School Nurse Gives Wrong Medication - page 3

This was a story on our local news last night. Would love to know what really happened. Parents: Child Gets Wrong Medicine at School Nurse's Office in Blackstone | NECN... Read More

  1. by   OldDude
    I had a sub nurse give an ADHD med to the wrong kid here at my campus. She was very upset and I really felt sorry for her. It didn't make the news and no real negative fall-out came from it. The prevention for this incident would have been to ask the child what their name is instead of asking the child...are you XYZ?
  2. by   mom to many
    A few years ago at the HS in my district, a student lied to the 'sub' nurse about who she was so she could take someone else ADHD med. Now at all of our campuses, we post a labeled picture of each student in our med cabinets of the ones that takes any Rx meds (daily and/or PRN). This has been helpful to me at the beginning of the year when I'm learning my kiddos that are in Pre-K and Kinder that may not be able to tell me their correct name.
  3. by   Jen-Elizabeth
    Quote from mom to many
    A few years ago at the HS in my district, a student lied to the 'sub' nurse about who she was so she could take someone else ADHD med. Now at all of our campuses, we post a labeled picture of each student in our med cabinets of the ones that takes any Rx meds (daily and/or PRN). This has been helpful to me at the beginning of the year when I'm learning my kiddos that are in Pre-K and Kinder that may not be able to tell me their correct name.
    Pictures for subs are super helpful! Since we don't have photos in my EMR (though we are working it!), I leave any sub with copy of last year's yearbook (I am also the yearbook adviser for my school and have my stock copy available) and have left post-its in the pages of my med kiddos and frequent fliers .
  4. by   BeckyESRN
    I label all of my medication bins with the student's picture at the start of the year-not that it would have made a difference in the outcome of this situation, but I feel like it gives my subs some degree of reassurance.
  5. by   kidzcare
    At my old school the students were required to wear their IDs at all times and I also left a list with the daily meds of the student's birthdays for identification.

    When I started at my current school, I had a student or 2 annoyed with me that I would look up their profile in the computer before dispensing meds. But I'd rather be safe than way sorry.
  6. by   Nurse_JackieVA
    This was my biggest fear when I first started working in the school...wrong med to the wrong kid. I would keep asking the kids for their first and last names until I had their faces engraved in my brain and even then I'd still have them tell me their first and last name. I'm sooo paranoid I'm going to make a mistake and have a deadly outcome. I wish we were allowed to have pictures of the kids, we don't here but it's a huge safety issue.
  7. by   abc123RN
    I have twin boys at my school, both on ADHD med. Fortunately one is blond and the other is brunette. They take the same med but different doses. I made this note in the sub folder since they are known to try and "mess" with the subs here.
  8. by   peacockblue
    First of all, I can't believe the family went to the media. How horrifying for the nurse. They don't want her punished, but publicly shaming her is ok? Second, in one of the elementary schools I travel to, there are two blond 4th grade boys who take different meds at the same time and they are always lying to me about which one is which. Parents think it is fu ny. I do not. They are a med error waiting to happen. Can only imagine what they would do to the subs.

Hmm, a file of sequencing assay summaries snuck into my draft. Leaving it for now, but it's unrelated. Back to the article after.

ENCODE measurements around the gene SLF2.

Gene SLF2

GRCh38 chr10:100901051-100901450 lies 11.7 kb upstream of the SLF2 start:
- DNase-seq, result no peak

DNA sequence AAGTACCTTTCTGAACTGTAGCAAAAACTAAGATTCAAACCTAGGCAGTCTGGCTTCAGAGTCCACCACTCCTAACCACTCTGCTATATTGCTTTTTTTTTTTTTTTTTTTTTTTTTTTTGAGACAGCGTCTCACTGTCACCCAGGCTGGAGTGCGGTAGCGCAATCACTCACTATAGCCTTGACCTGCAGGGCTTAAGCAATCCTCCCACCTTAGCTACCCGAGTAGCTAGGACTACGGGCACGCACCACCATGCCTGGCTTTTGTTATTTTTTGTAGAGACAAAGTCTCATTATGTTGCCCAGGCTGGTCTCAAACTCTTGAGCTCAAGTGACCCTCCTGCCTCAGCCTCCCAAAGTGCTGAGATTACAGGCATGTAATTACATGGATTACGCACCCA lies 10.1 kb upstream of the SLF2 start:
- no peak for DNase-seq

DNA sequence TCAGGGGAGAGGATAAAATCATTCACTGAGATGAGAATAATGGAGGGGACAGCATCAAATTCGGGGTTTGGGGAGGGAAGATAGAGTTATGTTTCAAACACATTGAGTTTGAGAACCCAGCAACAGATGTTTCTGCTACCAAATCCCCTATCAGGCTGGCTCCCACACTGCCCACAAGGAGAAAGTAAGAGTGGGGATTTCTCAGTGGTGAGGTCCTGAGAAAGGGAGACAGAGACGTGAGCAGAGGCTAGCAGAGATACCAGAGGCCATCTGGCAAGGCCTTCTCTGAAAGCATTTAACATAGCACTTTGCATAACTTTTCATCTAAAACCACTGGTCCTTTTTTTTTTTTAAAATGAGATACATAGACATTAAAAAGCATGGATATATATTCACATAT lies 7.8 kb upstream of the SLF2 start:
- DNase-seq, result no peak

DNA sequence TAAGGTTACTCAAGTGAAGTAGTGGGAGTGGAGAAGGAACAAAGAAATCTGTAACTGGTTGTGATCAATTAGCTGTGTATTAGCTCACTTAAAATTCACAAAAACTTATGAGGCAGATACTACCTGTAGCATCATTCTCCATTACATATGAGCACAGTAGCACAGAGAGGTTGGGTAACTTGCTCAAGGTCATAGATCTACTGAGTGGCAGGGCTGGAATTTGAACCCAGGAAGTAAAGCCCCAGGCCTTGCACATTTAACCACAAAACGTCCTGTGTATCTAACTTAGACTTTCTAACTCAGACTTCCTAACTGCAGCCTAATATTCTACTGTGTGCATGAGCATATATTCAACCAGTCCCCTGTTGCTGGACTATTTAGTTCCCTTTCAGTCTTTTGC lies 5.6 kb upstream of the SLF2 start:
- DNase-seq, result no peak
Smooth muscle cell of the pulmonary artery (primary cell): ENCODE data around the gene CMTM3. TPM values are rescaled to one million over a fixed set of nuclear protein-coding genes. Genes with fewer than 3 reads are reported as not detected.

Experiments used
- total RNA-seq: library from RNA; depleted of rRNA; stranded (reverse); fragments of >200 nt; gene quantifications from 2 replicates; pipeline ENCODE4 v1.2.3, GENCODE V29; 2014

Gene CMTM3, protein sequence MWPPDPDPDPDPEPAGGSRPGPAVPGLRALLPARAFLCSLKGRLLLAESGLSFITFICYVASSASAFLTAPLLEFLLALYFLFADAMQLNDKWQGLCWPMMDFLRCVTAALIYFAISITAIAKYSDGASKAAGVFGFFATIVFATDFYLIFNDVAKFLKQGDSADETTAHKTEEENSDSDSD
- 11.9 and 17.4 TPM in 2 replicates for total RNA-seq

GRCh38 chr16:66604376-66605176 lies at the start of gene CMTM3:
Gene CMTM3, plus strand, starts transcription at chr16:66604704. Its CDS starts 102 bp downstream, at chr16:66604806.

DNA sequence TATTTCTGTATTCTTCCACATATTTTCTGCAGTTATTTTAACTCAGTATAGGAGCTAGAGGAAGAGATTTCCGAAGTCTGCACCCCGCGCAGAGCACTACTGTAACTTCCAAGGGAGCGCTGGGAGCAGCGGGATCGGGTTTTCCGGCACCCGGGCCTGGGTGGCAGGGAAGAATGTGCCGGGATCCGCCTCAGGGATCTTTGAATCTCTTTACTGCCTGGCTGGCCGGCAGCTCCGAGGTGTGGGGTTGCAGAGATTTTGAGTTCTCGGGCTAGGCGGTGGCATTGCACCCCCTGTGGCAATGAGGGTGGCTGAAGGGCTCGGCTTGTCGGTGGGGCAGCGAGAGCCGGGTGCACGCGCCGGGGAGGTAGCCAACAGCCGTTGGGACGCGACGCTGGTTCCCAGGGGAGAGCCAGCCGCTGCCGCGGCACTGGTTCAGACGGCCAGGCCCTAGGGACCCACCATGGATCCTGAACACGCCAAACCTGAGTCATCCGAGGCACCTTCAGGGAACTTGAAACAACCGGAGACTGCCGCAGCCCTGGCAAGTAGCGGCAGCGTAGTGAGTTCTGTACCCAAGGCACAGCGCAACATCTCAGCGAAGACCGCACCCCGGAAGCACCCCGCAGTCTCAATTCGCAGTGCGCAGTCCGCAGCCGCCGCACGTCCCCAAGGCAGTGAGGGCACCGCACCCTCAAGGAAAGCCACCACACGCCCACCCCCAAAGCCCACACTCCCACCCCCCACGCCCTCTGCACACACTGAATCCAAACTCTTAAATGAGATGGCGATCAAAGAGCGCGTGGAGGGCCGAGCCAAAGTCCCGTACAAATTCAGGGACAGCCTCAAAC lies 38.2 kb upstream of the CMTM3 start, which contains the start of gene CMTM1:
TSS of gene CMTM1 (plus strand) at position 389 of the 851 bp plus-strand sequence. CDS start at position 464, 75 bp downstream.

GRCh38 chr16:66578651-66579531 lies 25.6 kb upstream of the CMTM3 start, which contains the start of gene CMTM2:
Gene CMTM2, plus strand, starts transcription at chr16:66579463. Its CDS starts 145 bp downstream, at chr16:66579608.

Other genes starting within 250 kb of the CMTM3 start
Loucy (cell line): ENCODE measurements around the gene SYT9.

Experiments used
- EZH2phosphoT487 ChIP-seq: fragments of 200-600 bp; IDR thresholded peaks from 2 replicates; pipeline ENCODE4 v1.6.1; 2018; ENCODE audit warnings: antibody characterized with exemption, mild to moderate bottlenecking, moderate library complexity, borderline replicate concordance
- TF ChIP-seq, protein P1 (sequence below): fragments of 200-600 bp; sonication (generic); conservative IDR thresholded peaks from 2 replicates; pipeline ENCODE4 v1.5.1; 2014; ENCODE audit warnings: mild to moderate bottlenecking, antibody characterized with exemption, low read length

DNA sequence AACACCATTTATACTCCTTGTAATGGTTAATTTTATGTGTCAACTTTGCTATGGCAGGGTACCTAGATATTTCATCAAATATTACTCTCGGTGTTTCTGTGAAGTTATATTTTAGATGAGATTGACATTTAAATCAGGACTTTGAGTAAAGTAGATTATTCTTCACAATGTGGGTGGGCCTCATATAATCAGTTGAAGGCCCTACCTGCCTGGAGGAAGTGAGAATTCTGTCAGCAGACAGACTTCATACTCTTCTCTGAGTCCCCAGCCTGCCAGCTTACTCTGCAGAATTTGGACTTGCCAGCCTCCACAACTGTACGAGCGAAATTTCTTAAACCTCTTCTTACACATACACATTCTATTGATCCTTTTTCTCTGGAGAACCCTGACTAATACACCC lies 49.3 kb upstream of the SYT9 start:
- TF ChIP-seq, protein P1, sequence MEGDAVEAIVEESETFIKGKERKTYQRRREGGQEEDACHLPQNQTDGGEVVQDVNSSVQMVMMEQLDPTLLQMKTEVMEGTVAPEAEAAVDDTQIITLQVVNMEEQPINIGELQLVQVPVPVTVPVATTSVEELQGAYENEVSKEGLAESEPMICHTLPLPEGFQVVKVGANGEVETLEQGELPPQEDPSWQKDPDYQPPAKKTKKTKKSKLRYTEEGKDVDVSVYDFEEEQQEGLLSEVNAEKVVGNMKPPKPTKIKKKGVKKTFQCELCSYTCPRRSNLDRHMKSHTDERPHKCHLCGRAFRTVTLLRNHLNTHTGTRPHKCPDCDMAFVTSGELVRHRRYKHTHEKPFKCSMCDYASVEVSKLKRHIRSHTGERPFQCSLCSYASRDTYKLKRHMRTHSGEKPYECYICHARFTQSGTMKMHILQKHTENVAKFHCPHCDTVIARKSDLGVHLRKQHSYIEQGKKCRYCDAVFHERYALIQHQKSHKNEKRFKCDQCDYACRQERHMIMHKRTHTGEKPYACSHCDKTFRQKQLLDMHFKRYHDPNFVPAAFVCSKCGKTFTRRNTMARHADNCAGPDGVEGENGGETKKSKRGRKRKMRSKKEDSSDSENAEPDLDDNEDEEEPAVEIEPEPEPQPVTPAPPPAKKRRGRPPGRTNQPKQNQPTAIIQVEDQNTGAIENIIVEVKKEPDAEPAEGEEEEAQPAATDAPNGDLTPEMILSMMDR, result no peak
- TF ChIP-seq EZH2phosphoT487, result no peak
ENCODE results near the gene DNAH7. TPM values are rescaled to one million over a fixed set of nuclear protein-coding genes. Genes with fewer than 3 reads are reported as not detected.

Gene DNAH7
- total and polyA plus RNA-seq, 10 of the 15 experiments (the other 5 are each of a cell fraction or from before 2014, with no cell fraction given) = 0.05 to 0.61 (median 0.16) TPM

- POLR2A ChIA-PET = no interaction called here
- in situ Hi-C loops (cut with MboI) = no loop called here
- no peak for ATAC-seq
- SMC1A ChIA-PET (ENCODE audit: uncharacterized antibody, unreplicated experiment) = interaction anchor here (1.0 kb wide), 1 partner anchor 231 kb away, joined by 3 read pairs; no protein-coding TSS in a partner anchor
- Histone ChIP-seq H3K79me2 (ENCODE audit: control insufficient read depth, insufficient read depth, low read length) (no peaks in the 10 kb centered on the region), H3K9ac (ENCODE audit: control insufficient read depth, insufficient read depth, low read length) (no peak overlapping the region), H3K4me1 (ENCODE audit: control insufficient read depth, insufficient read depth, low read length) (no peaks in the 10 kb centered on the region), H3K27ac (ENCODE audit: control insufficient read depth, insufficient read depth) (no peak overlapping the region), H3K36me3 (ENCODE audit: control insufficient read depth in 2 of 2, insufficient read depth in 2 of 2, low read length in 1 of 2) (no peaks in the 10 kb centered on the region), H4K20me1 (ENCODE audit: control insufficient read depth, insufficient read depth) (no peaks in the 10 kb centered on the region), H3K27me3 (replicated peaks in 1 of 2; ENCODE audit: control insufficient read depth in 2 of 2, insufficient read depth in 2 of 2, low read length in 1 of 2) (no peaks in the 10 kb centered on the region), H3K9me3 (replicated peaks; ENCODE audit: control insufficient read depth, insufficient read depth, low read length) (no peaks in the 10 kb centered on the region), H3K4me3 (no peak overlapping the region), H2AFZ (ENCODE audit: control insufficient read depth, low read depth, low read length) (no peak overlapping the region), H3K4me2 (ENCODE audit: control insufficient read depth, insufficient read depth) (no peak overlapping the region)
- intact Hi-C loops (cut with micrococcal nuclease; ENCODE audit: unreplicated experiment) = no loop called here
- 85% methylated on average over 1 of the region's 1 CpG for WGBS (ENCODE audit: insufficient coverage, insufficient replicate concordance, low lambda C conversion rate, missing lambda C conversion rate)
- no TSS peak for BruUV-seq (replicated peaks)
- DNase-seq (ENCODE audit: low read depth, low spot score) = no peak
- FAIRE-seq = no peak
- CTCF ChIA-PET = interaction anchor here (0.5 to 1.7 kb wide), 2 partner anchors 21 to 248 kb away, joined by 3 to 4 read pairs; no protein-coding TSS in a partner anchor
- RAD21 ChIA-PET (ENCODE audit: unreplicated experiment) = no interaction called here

9. by   lifelearningrn
    I agree with everyone else.. and am really glad my district doesn't have 'standing' orders for OTC meds. The teachers would have a field day sending me kids to medicate every bump or complaint. In my district, even OTC need to have doctor's orders AND be dispensed like prescriptions (labeled from pharmisist) in order to be given. It really cuts down on cough meds, OTC pain, cough drops, etc...
  10. by   LessValuableNinja
    That's an excellent idea / helpful. We did that at a nursing home I used to work at, and some hospitals are starting to transition to doing so in the EMRs. However, it seems like in this case, simply following day 1 of clinical protocol in nursing school would have prevented an issue: Nurse: "Hey there. How can I help you?" Child: "I want medication!" "Okay! I'm going to need you to tell me your first name, last name, and date of birth." Compare to chart/mar / whatever system is used. And voila, no Ritalin for the wrong kid. Technology is helpful, but following very, very basic protocol, that you would fail nursing school if consistently ignoring, would have been preventative.
  11. by   LessValuableNinja
    That was a response to the use of photographs for kids receiving medication (which again, I agree with, but standard practice would have prevented in the absence of that).
  12. by   Jen-Elizabeth
    Quote from nicktexas
    That was a response to the use of photographs for kids receiving medication (which again, I agree with, but standard practice would have prevented in the absence of that).
    I agree standard might have been helpful, but this may have even happened with it and no photo. In a school setting, kids are not always truthful (hence the twins above that think telling the nurse they are each other is funny and their parents agree!). And young ones may not actually know their full date of birth.

    These don't make our jobs easier and do make for some issues in med pass - a picture is a very good back-up and for me, kinda the 6th check for any sub school nurse.

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